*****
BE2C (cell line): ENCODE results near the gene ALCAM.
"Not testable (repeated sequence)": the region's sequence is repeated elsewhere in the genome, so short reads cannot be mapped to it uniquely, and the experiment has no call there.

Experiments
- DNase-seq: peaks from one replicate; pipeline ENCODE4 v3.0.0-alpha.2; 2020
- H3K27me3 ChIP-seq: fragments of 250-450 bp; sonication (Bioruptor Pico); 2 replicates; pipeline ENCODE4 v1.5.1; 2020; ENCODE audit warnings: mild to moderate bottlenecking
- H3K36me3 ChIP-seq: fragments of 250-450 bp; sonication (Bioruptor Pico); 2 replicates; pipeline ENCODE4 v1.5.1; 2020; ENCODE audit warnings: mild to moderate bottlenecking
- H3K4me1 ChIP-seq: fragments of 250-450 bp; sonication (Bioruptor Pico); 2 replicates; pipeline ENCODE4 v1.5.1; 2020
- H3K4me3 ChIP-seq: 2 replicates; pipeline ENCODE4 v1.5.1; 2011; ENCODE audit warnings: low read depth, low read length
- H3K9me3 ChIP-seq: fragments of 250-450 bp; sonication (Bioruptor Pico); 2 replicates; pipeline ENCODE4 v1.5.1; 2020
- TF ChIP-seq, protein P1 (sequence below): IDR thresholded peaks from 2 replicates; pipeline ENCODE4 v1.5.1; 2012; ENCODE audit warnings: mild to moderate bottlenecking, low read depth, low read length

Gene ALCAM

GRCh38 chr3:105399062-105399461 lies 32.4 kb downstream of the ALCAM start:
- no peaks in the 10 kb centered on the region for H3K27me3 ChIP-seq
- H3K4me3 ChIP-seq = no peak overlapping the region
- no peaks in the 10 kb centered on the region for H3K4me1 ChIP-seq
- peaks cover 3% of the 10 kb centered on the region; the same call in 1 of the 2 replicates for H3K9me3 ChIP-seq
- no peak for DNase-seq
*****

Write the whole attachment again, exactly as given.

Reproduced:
BE2C (cell line): ENCODE results near the gene ALCAM.
"Not testable (repeated sequence)": the region's sequence is repeated elsewhere in the genome, so short reads cannot be mapped to it uniquely, and the experiment has no call there.

Experiments
- DNase-seq: peaks from one replicate; pipeline ENCODE4 v3.0.0-alpha.2; 2020
- H3K27me3 ChIP-seq: fragments of 250-450 bp; sonication (Bioruptor Pico); 2 replicates; pipeline ENCODE4 v1.5.1; 2020; ENCODE audit warnings: mild to moderate bottlenecking
- H3K36me3 ChIP-seq: fragments of 250-450 bp; sonication (Bioruptor Pico); 2 replicates; pipeline ENCODE4 v1.5.1; 2020; ENCODE audit warnings: mild to moderate bottlenecking
- H3K4me1 ChIP-seq: fragments of 250-450 bp; sonication (Bioruptor Pico); 2 replicates; pipeline ENCODE4 v1.5.1; 2020
- H3K4me3 ChIP-seq: 2 replicates; pipeline ENCODE4 v1.5.1; 2011; ENCODE audit warnings: low read depth, low read length
- H3K9me3 ChIP-seq: fragments of 250-450 bp; sonication (Bioruptor Pico); 2 replicates; pipeline ENCODE4 v1.5.1; 2020
- TF ChIP-seq, protein P1 (sequence below): IDR thresholded peaks from 2 replicates; pipeline ENCODE4 v1.5.1; 2012; ENCODE audit warnings: mild to moderate bottlenecking, low read depth, low read length

Gene ALCAM

GRCh38 chr3:105399062-105399461 lies 32.4 kb downstream of the ALCAM start:
- no peaks in the 10 kb centered on the region for H3K27me3 ChIP-seq
- H3K4me3 ChIP-seq = no peak overlapping the region
- no peaks in the 10 kb centered on the region for H3K4me1 ChIP-seq
- peaks cover 3% of the 10 kb centered on the region; the same call in 1 of the 2 replicates for H3K9me3 ChIP-seq
- no peak for DNase-seq